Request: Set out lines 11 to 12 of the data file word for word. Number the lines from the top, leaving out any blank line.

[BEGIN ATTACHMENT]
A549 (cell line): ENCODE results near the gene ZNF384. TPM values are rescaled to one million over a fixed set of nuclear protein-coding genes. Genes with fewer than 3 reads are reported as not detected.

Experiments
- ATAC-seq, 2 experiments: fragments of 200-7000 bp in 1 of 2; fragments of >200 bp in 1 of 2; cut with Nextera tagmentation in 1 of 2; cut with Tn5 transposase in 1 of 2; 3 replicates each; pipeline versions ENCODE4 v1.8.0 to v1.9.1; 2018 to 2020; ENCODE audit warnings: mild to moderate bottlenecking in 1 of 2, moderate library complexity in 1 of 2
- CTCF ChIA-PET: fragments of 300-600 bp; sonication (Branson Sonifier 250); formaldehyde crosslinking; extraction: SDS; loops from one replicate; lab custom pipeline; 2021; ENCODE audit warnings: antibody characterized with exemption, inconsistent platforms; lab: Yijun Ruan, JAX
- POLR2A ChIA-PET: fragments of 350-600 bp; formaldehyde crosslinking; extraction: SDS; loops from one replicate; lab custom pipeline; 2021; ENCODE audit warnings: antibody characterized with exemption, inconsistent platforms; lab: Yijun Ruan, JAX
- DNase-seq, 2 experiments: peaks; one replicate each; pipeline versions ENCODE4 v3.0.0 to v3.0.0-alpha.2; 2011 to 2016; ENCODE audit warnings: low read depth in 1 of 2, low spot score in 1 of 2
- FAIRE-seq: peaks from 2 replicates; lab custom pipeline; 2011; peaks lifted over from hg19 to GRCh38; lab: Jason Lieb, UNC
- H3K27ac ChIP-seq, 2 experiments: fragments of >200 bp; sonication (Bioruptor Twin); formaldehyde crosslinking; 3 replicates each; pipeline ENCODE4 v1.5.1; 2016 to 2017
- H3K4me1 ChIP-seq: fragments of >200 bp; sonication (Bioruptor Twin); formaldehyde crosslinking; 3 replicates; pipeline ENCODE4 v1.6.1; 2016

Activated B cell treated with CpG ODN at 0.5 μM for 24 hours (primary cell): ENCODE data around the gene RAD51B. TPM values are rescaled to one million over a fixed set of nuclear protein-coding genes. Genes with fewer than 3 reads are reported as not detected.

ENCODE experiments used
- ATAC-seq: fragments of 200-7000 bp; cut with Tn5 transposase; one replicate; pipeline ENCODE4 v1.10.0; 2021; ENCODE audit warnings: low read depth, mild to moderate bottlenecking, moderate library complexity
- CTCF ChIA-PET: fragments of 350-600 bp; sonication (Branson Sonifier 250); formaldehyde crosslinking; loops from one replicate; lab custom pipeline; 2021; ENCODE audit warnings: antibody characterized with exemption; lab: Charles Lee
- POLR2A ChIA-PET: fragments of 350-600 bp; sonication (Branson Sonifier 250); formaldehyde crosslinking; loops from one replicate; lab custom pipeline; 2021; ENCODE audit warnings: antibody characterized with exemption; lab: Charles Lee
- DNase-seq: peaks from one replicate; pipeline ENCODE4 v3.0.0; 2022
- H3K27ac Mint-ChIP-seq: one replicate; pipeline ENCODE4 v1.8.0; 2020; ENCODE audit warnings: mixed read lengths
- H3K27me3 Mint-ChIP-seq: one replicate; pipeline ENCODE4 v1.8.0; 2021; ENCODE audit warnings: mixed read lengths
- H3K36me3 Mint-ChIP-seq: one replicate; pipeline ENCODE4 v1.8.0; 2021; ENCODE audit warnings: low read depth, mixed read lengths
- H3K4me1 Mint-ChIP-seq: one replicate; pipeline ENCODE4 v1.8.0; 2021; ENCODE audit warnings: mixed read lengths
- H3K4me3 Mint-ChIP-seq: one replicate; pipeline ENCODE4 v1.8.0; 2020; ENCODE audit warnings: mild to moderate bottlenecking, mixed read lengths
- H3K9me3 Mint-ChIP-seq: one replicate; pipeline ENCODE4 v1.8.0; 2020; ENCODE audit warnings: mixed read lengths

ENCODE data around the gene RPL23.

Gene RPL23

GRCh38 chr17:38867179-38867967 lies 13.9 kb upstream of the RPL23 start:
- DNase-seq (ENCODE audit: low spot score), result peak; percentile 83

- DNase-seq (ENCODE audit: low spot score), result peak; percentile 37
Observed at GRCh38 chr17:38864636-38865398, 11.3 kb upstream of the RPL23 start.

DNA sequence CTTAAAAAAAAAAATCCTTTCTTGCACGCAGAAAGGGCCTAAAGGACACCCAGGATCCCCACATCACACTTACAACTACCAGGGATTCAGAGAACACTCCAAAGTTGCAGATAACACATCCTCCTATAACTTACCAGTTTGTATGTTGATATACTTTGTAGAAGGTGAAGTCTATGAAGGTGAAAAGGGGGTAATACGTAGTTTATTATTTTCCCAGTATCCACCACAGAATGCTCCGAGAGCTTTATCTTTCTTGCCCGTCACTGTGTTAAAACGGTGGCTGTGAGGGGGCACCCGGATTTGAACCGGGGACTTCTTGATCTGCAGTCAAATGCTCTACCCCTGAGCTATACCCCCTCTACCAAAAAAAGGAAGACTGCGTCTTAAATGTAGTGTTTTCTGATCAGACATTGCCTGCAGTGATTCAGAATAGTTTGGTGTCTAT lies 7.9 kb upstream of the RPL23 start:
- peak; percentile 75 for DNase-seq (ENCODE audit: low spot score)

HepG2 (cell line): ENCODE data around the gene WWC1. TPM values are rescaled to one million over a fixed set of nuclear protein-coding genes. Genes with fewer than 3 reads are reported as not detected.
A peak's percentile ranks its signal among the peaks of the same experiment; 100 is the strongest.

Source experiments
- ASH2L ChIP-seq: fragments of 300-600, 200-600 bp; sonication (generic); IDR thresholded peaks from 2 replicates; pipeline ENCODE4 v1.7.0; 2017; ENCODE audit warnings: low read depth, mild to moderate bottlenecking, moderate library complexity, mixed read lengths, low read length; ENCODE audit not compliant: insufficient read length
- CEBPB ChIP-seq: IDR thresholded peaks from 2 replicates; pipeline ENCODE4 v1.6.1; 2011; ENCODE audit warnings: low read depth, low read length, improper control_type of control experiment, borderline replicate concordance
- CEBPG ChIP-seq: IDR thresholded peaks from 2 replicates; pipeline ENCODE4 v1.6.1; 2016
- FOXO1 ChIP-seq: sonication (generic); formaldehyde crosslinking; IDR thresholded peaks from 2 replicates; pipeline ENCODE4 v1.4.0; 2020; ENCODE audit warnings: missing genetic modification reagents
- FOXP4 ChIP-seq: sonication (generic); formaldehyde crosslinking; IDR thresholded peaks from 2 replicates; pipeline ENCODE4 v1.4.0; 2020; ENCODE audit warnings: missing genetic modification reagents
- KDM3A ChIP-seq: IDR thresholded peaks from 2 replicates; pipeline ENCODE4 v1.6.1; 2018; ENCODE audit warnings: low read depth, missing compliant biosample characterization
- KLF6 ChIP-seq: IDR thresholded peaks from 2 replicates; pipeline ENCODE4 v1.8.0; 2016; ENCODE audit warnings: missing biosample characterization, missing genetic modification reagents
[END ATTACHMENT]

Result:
ENCODE experiments used
- ATAC-seq: fragments of 200-7000 bp; cut with Tn5 transposase; one replicate; pipeline ENCODE4 v1.10.0; 2021; ENCODE audit warnings: low read depth, mild to moderate bottlenecking, moderate library complexity